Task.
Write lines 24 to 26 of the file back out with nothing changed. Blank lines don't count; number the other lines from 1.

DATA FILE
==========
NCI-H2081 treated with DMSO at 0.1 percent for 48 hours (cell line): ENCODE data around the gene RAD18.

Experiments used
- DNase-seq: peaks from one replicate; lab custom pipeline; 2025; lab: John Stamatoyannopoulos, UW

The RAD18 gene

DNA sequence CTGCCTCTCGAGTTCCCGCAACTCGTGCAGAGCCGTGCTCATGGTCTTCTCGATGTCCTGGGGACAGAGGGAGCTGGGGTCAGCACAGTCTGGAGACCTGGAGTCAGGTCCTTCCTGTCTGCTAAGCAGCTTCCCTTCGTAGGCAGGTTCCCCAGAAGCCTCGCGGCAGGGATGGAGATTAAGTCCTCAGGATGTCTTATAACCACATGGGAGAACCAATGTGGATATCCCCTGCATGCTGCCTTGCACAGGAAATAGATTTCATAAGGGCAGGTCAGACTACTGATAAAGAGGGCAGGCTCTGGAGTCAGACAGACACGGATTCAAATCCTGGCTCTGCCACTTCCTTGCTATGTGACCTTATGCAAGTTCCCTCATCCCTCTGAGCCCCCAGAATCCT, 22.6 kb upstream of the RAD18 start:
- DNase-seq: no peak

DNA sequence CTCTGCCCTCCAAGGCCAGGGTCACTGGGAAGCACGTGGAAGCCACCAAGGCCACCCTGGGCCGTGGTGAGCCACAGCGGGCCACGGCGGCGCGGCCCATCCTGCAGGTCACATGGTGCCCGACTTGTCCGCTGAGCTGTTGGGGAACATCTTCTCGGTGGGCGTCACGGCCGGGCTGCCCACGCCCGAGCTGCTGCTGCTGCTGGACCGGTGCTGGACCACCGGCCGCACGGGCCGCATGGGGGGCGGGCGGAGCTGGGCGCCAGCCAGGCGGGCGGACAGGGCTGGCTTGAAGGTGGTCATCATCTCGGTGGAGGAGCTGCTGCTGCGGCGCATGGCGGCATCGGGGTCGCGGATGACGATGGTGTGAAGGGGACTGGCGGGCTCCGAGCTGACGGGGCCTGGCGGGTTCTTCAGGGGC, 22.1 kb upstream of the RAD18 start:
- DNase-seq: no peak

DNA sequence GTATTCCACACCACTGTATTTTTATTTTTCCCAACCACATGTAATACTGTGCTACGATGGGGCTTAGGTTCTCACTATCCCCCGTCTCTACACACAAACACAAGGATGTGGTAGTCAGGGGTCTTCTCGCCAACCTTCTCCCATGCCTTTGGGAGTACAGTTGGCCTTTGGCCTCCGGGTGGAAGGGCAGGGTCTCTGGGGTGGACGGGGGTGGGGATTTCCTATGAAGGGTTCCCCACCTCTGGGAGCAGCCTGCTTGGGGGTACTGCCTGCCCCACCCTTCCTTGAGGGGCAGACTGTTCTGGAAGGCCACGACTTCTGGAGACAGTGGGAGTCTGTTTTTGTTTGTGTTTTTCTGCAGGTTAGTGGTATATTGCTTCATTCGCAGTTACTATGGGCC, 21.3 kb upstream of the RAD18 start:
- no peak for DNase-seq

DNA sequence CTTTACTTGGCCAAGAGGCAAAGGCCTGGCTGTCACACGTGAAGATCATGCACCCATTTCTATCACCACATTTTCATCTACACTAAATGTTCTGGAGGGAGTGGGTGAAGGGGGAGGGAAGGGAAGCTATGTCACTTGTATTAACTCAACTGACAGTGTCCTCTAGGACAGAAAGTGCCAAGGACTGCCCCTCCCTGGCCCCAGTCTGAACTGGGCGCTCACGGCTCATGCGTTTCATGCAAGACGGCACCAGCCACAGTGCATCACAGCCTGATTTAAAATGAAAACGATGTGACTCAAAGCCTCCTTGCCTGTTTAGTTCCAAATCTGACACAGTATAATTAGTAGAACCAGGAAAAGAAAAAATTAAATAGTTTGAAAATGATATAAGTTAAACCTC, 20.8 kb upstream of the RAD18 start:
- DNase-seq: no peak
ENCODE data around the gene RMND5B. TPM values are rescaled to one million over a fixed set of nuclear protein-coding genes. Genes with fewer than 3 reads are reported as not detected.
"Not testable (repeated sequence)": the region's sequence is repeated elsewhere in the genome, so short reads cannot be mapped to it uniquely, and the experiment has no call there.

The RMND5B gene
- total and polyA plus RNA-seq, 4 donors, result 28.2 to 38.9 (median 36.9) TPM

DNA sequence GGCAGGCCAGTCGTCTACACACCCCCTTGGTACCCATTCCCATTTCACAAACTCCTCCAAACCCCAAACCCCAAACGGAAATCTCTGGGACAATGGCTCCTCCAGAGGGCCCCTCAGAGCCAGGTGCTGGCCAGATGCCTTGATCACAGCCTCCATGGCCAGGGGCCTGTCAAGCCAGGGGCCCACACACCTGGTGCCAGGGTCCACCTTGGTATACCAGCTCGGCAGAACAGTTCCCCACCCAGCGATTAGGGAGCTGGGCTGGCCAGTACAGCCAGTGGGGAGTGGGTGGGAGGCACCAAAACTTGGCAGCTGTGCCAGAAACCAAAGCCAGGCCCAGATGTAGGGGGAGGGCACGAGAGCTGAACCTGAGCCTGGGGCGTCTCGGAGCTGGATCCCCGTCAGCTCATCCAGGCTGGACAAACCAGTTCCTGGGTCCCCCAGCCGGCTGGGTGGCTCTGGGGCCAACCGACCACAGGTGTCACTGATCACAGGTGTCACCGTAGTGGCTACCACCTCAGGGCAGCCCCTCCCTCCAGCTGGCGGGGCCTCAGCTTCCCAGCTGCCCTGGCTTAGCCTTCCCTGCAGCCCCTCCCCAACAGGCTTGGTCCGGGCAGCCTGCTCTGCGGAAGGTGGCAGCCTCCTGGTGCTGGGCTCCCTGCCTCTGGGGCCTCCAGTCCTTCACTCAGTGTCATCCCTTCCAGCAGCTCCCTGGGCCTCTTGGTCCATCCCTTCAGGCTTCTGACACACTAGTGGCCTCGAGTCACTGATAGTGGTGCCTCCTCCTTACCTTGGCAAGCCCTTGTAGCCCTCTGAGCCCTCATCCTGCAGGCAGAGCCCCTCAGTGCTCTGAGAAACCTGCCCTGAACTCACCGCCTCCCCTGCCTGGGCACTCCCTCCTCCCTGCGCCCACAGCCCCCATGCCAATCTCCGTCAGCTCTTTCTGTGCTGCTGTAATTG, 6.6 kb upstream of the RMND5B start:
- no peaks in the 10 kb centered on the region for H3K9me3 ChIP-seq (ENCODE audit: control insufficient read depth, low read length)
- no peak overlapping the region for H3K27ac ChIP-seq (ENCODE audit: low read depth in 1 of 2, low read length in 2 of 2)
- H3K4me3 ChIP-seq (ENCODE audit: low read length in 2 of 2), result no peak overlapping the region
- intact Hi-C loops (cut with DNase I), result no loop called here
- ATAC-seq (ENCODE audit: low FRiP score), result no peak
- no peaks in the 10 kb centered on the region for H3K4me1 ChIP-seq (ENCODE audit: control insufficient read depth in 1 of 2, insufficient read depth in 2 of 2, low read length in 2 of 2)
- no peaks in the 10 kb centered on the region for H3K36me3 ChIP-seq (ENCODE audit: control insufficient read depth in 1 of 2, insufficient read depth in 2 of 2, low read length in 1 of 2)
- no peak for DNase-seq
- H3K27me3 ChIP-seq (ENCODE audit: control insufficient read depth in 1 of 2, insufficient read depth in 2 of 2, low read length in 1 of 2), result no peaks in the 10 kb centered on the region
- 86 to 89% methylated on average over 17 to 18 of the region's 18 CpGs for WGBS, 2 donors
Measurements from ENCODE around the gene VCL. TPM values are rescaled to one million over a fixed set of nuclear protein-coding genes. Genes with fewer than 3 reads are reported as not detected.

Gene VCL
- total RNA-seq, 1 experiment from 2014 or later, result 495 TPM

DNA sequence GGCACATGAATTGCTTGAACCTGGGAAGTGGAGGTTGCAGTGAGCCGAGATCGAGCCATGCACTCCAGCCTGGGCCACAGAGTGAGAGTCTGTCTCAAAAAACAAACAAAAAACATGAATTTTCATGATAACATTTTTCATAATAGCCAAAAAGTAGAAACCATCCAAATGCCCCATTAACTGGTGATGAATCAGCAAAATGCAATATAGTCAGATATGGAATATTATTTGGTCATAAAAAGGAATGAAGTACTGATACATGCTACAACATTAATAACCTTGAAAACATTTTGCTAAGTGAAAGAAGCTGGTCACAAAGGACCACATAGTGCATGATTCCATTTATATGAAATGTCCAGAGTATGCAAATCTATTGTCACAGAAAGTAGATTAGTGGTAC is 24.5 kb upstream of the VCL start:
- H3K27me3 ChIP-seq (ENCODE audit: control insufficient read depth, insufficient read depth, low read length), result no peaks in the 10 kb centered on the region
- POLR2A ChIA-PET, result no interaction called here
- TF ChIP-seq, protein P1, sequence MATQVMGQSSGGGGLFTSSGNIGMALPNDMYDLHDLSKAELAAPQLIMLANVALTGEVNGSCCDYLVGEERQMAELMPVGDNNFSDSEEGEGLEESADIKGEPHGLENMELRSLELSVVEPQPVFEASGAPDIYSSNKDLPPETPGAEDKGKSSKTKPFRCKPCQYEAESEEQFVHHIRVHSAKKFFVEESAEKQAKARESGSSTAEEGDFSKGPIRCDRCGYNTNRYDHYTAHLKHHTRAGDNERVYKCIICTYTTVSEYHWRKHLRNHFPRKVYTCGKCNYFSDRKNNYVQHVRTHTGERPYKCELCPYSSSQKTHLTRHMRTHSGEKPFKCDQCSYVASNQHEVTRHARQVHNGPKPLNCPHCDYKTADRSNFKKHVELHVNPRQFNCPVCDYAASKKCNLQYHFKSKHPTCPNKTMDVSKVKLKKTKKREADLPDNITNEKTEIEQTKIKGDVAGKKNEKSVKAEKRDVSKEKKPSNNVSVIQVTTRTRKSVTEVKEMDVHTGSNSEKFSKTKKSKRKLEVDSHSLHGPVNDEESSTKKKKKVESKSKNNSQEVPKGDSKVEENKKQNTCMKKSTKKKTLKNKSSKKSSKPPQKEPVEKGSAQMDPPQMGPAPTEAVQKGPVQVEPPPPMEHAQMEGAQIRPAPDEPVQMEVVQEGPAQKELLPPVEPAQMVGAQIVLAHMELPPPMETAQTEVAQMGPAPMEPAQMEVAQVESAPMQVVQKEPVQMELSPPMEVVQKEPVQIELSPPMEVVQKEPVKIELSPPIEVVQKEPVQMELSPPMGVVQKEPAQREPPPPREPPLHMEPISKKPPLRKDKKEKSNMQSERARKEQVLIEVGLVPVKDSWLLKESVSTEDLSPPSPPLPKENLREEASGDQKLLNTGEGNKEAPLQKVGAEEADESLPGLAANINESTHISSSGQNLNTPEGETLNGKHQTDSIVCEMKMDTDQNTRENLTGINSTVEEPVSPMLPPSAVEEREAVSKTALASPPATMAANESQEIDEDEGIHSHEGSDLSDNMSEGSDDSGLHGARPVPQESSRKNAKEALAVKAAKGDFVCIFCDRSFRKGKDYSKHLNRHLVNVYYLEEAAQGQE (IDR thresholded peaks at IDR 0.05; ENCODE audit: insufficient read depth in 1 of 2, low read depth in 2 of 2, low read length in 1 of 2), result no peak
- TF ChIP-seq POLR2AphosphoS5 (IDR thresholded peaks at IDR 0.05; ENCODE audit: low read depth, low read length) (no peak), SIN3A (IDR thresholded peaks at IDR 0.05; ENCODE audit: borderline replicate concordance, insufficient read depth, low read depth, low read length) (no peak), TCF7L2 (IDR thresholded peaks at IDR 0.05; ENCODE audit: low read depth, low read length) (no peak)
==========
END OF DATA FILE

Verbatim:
- no peaks in the 10 kb centered on the region for H3K36me3 ChIP-seq (ENCODE audit: control insufficient read depth in 1 of 2, insufficient read depth in 2 of 2, low read length in 1 of 2)
- no peak for DNase-seq
- H3K27me3 ChIP-seq (ENCODE audit: control insufficient read depth in 1 of 2, insufficient read depth in 2 of 2, low read length in 1 of 2), result no peaks in the 10 kb centered on the region